However, the selectors kept faith in Mitchell Marsh throughout the good times and the bad, and he has managed to repay their support, at least for now, by breaking through to get his first century in Test match cricket.

Australia declared at 9/662, a lead of 259 runs, and from there, England were no chance of coming back, being bowled out for 218 to surrender The Ashes back to Australia.

England have a number of questions to answer, in terms of selection, for the final two test matches of the series, but in terms of what they are lacking, England need a quality all-rounder, a quality spinner, and a fast bowler who can actually bowl express pace and intimidate the opposition.

Ben Stokes should be ashamed of himself for letting England down, as he would have been the quality all-rounder in the England Cricket Team if he wasn’t stood down from his duties after an altercation outside a nightclub in Bristol back in September. He will be castigated by many people until The Ashes are returned to England!

In terms of a quality spinner and a fast bowler who can bowl express pace, England, other than Graeme Swann in the spinning department, have not produced either a quality spinner or an express fast bowler in years! England need to give leg spinner Mason Crane a go, and actually believe in him for a period of time.

As for the fast bowlers, James Anderson is still bowling very well, Craig Overton is a promising prospect, while Stuart Broad has been awful and should be dropped from the England team immediately, while Chris Woakes hasn’t been much better, and is seemingly a stop-gap option for England at the moment in place of Ben Stokes.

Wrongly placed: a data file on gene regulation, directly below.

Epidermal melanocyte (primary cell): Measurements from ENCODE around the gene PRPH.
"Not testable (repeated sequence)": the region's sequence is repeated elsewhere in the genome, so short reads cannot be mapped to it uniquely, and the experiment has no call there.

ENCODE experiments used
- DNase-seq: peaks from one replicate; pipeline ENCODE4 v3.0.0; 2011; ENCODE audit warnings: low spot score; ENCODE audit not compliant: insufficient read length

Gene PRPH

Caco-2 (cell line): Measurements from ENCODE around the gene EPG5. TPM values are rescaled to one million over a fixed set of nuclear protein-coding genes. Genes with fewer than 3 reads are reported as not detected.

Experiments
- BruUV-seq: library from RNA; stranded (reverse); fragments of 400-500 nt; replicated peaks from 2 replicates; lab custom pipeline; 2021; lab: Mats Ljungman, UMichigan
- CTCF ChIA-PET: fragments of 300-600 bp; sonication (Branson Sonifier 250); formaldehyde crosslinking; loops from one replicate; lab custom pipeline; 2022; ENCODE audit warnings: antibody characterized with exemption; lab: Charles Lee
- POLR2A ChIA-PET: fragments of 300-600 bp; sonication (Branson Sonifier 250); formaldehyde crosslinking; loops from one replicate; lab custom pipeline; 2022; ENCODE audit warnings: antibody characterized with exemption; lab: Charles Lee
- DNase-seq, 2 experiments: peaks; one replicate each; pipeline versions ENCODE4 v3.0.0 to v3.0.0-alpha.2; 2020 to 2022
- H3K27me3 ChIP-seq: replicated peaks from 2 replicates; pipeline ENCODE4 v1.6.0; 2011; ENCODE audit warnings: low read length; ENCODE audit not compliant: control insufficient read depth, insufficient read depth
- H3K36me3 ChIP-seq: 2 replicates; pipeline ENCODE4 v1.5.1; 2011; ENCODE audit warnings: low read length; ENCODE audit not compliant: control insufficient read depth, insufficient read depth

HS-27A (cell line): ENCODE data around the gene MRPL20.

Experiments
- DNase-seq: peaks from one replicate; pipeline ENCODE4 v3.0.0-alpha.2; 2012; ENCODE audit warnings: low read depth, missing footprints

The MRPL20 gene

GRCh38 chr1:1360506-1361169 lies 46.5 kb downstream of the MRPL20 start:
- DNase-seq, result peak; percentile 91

I am not sure who England should select to replace Broad, but it must be someone with express pace that can intimidate the batsmen! Do they go back to Jake Ball? Do they give George Garton a go? Do they go with someone outside of their current squad? Or, do they ignore my advice and continue on their current path, hoping that things turn around like magic?

And talking about their current path, there is no way in the world that Andrew Strauss, the director of England cricket, let alone the previous management, should have barred Kevin Pietersen from playing for England again, and English cricket is paying for that decision today.

Pietersen may be portrayed by many people as a man who disrespected team culture, and only had a clear focus on himself when in fact that was far from the truth. I think Pietersen was more than willing to help the team, and probably had many, many ideas as to how the England team could improve, but no one was willing to listen to him, or if they did listen to him, weren’t willing to take him seriously because he was different!